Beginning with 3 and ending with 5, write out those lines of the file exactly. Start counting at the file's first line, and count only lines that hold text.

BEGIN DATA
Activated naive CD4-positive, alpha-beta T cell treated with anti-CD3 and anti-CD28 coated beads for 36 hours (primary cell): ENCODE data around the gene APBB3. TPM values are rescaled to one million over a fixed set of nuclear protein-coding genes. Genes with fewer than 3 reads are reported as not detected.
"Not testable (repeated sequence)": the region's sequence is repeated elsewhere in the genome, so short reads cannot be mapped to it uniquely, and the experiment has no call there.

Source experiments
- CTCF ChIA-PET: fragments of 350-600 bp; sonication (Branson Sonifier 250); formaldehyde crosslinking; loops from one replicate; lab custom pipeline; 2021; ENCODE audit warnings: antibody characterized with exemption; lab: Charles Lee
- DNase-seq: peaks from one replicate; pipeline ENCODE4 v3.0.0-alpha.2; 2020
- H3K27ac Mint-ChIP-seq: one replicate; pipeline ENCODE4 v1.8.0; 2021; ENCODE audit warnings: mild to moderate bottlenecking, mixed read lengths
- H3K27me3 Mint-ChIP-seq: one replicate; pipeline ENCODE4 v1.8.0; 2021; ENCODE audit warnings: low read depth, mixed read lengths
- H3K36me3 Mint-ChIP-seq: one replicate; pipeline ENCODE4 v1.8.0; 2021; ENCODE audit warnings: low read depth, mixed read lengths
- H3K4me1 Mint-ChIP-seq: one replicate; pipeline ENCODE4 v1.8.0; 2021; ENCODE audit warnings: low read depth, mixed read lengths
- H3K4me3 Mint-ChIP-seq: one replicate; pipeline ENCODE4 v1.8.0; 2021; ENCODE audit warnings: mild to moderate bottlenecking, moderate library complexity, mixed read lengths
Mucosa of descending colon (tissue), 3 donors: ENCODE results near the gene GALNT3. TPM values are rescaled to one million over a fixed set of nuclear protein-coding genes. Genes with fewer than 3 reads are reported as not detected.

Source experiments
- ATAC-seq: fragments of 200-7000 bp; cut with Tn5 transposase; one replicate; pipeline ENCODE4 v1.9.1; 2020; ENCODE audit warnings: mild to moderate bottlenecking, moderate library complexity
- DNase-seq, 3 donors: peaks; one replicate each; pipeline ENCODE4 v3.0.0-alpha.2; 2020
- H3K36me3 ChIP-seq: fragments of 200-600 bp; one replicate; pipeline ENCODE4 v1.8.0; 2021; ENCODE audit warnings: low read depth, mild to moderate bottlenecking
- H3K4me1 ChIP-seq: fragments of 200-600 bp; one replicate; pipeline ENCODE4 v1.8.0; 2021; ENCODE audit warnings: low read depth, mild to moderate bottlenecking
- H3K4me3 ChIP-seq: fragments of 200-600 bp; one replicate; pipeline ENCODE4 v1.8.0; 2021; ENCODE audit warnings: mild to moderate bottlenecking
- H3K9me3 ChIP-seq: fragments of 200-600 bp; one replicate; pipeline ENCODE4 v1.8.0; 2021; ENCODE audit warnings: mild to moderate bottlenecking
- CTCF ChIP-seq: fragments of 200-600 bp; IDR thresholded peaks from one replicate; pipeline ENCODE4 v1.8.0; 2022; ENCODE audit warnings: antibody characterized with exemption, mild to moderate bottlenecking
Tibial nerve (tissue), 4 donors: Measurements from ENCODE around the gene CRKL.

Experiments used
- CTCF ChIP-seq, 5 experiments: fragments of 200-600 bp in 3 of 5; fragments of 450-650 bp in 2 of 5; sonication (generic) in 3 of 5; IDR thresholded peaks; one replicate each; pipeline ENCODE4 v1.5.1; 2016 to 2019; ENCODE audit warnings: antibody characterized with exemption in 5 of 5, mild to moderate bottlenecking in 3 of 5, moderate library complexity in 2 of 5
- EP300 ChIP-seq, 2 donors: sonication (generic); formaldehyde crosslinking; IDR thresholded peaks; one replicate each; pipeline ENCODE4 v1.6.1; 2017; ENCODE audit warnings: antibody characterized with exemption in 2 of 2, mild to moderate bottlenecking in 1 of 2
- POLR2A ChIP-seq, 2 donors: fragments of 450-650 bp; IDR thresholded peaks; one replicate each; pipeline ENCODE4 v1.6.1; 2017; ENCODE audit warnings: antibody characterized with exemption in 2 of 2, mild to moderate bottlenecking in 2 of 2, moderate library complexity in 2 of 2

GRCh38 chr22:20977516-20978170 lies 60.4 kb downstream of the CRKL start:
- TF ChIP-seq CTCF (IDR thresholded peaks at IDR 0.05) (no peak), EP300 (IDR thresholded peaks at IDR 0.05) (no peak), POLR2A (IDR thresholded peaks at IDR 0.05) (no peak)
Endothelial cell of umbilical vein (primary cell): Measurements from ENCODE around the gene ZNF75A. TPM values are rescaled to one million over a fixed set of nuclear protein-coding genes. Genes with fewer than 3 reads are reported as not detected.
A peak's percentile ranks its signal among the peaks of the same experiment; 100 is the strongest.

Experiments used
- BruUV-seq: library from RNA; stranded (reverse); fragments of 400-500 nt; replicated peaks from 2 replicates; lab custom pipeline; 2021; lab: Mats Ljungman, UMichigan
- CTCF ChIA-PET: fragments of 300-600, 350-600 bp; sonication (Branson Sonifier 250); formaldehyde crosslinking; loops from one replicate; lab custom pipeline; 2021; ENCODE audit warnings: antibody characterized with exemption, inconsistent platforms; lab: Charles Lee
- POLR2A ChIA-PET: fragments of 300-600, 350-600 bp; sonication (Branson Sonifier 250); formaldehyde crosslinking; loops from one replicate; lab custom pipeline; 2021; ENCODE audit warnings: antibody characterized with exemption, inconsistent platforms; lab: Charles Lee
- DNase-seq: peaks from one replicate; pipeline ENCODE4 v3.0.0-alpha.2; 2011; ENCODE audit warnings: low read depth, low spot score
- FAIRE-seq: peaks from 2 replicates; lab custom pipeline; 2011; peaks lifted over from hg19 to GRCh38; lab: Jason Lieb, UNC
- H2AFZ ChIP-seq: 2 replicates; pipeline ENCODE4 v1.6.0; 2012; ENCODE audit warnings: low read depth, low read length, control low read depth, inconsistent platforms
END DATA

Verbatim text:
Source experiments
- CTCF ChIA-PET: fragments of 350-600 bp; sonication (Branson Sonifier 250); formaldehyde crosslinking; loops from one replicate; lab custom pipeline; 2021; ENCODE audit warnings: antibody characterized with exemption; lab: Charles Lee
- DNase-seq: peaks from one replicate; pipeline ENCODE4 v3.0.0-alpha.2; 2020